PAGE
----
head(sample, n = 10)
##     row times    ID bookValue auditValue
## 1  1017     1 50755    618.24     618.24
## 2   679     1 20237    669.75     669.75
## 3  2177     1  9517    454.02     454.02
## 4   930     1 85674    257.82     257.82
## 5  1533     1 31051    308.53     308.53
## 6   471     1 84375    824.66     824.66
## 7  2347     1 75616    623.70     623.70
## 8   270     1 82033    352.75     352.75
## 9  1211     1 12877     52.89      52.89
## 10 3379     1 85322    330.24     330.24

## Using evaluation(): The basics

After annotating the items in the sample with their audit values you can perform statistical inference about the misstatement in the population with the evaluation() function. Next to a data sample as input, this function can also be used when only summary statistics from a data sample (e.g., sample size and number of errors) are available. For a more elaborate explanation of the output of this function for each sampling objective, see the package vignettes Evaluation: Testing misstatement and Evaluation: Estimating misstatement.

### Summary statistics

First, let’s take a look at how the evaluation() function can be combined with summary statistics from a sample. Suppose that in the previously selected sample of 60 invoices it is found that a single invoice is missing an autograph. These summary statistics can be provided to the evaluation() function with x = 1 and n = 60. The function also requires that you specify the sampling objectives using the materiality or min.precision arguments. Again, a performance materiality of 5% again applies.

stage4 <- evaluation(materiality = 0.05, method = 'poisson', conf.level = 0.95, x = 1, n = 60)
summary(stage4)
##
##  Classical Audit Sample Evaluation Summary
##
## Options:
##   Confidence level:               0.95
##   Materiality:                    0.05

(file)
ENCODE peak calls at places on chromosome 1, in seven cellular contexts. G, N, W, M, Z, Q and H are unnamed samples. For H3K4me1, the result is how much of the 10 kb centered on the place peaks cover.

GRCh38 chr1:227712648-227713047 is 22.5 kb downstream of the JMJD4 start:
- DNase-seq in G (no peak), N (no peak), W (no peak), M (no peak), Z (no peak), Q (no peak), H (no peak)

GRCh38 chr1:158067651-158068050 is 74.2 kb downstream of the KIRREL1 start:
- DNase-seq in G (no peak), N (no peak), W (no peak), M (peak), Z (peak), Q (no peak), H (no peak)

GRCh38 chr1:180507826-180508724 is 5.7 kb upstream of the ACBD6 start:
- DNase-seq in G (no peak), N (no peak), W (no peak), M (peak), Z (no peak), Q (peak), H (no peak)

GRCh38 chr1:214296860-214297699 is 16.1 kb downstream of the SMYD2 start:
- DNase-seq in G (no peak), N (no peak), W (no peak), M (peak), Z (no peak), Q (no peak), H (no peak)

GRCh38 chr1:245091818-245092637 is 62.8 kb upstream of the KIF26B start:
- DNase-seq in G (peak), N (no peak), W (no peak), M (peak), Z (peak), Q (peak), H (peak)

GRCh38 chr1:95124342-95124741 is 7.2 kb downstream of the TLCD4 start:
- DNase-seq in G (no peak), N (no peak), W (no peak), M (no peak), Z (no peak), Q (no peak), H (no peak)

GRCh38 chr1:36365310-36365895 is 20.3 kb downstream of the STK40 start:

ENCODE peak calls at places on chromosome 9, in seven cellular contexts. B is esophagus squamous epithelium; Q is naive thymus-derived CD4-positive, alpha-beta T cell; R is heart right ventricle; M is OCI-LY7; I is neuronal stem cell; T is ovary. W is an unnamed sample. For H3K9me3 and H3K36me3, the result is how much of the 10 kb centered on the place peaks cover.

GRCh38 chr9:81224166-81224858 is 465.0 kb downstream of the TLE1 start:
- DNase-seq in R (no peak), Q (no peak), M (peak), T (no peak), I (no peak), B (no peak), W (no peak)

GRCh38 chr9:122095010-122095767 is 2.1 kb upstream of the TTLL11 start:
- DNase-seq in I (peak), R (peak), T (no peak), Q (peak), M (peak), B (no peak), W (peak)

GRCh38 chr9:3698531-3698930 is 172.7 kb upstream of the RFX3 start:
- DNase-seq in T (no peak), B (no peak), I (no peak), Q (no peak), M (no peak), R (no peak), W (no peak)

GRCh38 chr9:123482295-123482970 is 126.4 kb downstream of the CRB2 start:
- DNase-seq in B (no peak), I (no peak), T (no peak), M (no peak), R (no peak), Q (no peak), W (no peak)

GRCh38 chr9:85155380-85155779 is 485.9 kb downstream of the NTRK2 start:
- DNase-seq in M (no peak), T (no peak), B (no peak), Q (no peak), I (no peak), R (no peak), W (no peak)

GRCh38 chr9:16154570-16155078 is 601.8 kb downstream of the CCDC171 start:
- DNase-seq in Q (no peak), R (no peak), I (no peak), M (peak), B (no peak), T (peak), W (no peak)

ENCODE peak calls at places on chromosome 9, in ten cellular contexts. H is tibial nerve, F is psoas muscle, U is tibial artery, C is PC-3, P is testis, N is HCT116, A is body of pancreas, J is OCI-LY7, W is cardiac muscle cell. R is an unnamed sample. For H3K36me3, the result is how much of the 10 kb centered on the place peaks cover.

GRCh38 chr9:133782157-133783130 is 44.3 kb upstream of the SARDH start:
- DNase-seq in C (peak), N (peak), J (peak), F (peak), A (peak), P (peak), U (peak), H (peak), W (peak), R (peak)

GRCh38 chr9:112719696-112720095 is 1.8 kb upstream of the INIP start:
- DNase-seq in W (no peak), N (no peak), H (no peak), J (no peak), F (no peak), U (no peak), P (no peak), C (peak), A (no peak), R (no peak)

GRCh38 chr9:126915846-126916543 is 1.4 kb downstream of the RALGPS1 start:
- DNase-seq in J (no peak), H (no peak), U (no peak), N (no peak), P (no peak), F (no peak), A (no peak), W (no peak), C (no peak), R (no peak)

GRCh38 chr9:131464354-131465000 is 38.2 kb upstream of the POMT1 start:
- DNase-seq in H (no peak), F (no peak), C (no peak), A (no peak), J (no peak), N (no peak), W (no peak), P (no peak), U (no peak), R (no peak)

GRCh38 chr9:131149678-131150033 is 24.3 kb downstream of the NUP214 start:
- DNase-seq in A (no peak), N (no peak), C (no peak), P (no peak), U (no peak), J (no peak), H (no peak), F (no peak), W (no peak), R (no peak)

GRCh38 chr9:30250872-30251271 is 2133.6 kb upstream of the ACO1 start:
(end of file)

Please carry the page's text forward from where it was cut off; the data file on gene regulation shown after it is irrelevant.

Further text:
##   Materiality:                    0.05
##   Hypotheses:                     H0: T >= 0.05 vs. H1: T < 0.05
##   Method:                         poisson
##
## Data:
##   Sample size:                    60
##   Number of errors:               1
##   Sum of taints:                  1
##
## Results:
##   Most likely error:              0.016667
##   95 percent confidence interval: [0, 0.079064]
##   Precision:                      0.062398
##   p-value:                        0.19915

The results indicate that the most likely error in the population is 1.66%. Moreover, the 95% one-sided confidence interval for the population misstatement ranges from 0% to 7.9% and contains the performance materiality. This implies that we cannot reject the hypothesis that the population misstatement is lower than 5%, which is also indicated by a non-significant p value (p = 0.199).

### Data sample

Next, let’s take a look at how the evaluation() function can be combined with a data sample. Returning to our annotated sample from the selection() function, suppose that in the previously selected sample of 60 invoices it is found that a single invoice has a true value that deviates from its booked value.

sample$auditValue <- sample$bookValue
sample$auditValue[1] <- sample$auditValue[1] - 100

These data can be provided to the evaluation() function using the data, values, values.audit, and times arguments. The method argument determines the method of inference. For example, the code below evaluates the misstatement in the population using the commonly used Stringer bound. You can find more information about which evaluation methods are implemented on the home page.

stage4 <- evaluation(materiality = 0.05, method = 'stringer', conf.level = 0.95,
data = sample, values = 'bookValue', values.audit = 'auditValue',
times = 'times')
summary(stage4)
##
##  Classical Audit Sample Evaluation Summary
##
## Options:
##   Confidence level:               0.95
##   Materiality:                    0.05
##   Method:                         stringer
##
## Data:
##   Sample size:                    60
##   Number of errors:               1
##   Sum of taints:                  0.1617495
##
## Results:
##   Most likely error:              0.0026958
##   95 percent confidence interval: [0, 0.053222]
##   Precision:                      0.050526

The results indicate that the most likely error in the population is 1%. Moreover, the 95% one-sided confidence interval for the population misstatement ranges from 0% to 6.5% and contains the performance materiality. The stringer method does not provide a p value for hypothesis testing.

## Using report(): The basics

With the results from the evaluation() function in hand, a call to the report() function automatically generates a report containing the data, the statistical results and their interpretation, and the conclusion of the sampling procedure with respect to the sampling objectives. The object returned by the evaluation() function can be supplied directly to the report() function, see the code below.

stage4 <- evaluation(materiality = 0.05, method = 'stringer', conf.level = 0.95,
data = sample, values = 'bookValue', values.audit = 'auditValue',
times = 'times')

report(stage4, file = 'report.html', format = 'html_document') # Generates .html report